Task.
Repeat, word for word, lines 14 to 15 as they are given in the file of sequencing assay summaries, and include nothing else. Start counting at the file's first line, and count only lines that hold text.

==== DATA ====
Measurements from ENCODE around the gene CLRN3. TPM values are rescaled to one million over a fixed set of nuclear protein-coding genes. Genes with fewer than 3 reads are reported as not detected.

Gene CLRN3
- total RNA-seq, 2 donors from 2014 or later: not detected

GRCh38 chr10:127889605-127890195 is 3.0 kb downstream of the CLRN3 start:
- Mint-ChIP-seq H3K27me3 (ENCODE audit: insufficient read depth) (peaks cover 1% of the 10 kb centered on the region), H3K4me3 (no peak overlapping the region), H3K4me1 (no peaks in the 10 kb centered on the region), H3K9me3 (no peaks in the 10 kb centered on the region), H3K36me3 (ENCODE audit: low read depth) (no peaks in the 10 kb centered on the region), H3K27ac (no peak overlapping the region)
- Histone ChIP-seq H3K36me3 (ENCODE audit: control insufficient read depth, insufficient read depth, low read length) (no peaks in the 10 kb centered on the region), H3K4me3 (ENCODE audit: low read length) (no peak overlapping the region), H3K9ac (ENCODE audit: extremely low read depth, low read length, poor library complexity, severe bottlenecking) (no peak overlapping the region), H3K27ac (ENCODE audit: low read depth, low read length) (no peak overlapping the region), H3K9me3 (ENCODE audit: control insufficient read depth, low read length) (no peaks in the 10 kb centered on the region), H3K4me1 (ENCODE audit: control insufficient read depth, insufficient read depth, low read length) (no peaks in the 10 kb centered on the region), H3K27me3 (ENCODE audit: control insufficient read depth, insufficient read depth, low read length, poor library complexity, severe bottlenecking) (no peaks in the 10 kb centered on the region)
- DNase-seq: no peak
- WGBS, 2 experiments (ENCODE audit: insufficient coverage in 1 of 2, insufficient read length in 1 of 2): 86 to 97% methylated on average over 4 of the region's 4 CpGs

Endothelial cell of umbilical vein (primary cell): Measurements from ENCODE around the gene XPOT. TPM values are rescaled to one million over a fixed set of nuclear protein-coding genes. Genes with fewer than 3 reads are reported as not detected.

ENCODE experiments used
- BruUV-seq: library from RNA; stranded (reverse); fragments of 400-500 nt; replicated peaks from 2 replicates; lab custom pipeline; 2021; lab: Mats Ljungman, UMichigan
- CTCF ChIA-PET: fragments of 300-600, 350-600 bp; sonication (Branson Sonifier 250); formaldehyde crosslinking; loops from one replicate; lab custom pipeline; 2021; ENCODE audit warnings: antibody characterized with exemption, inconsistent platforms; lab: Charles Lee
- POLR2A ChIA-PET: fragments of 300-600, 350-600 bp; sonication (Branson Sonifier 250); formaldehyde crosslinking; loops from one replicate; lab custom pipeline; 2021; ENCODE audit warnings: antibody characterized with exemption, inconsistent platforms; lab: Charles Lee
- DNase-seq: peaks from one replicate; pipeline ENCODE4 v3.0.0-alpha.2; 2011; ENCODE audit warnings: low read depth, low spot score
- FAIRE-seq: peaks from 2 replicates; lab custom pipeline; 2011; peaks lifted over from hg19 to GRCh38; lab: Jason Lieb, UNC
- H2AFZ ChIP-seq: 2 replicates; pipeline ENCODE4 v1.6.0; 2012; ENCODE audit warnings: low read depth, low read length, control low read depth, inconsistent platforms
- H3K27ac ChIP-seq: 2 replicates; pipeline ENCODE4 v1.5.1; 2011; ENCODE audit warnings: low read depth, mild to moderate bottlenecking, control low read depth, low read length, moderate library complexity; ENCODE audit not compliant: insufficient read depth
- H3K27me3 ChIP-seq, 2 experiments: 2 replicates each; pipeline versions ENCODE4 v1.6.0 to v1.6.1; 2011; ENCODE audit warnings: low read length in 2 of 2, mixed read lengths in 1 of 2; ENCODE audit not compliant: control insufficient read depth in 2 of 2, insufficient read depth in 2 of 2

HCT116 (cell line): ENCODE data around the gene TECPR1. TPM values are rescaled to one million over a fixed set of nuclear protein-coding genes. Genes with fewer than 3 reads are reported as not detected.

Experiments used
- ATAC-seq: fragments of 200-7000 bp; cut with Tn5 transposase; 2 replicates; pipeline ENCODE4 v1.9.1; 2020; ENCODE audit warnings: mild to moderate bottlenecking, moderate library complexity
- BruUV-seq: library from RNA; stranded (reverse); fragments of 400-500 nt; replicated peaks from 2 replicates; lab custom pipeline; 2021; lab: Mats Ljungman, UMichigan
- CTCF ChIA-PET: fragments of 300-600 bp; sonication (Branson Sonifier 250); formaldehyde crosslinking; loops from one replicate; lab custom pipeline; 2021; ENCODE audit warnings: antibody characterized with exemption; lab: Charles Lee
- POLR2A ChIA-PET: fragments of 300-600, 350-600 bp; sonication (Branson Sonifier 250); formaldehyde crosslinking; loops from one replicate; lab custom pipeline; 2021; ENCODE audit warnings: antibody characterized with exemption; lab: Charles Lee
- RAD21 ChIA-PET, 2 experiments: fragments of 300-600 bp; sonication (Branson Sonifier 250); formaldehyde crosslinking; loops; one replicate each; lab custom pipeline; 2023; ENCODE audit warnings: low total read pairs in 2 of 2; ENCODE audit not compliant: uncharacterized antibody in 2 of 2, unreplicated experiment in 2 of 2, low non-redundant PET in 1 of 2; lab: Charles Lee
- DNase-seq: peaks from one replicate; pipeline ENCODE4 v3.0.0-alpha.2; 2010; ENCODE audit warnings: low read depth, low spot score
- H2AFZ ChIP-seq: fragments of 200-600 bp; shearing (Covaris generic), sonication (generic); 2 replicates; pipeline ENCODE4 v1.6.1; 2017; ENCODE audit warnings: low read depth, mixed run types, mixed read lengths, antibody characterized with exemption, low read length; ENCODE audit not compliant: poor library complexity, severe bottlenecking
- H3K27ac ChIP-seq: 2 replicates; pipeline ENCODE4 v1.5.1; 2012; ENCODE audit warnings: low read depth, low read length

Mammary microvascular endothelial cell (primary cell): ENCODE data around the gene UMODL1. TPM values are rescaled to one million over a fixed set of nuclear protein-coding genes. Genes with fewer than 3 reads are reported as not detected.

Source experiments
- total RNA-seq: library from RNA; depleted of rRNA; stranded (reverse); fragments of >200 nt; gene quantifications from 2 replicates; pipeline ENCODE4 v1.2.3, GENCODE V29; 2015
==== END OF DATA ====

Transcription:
- DNase-seq: peaks from one replicate; pipeline ENCODE4 v3.0.0-alpha.2; 2011; ENCODE audit warnings: low read depth, low spot score
- FAIRE-seq: peaks from 2 replicates; lab custom pipeline; 2011; peaks lifted over from hg19 to GRCh38; lab: Jason Lieb, UNC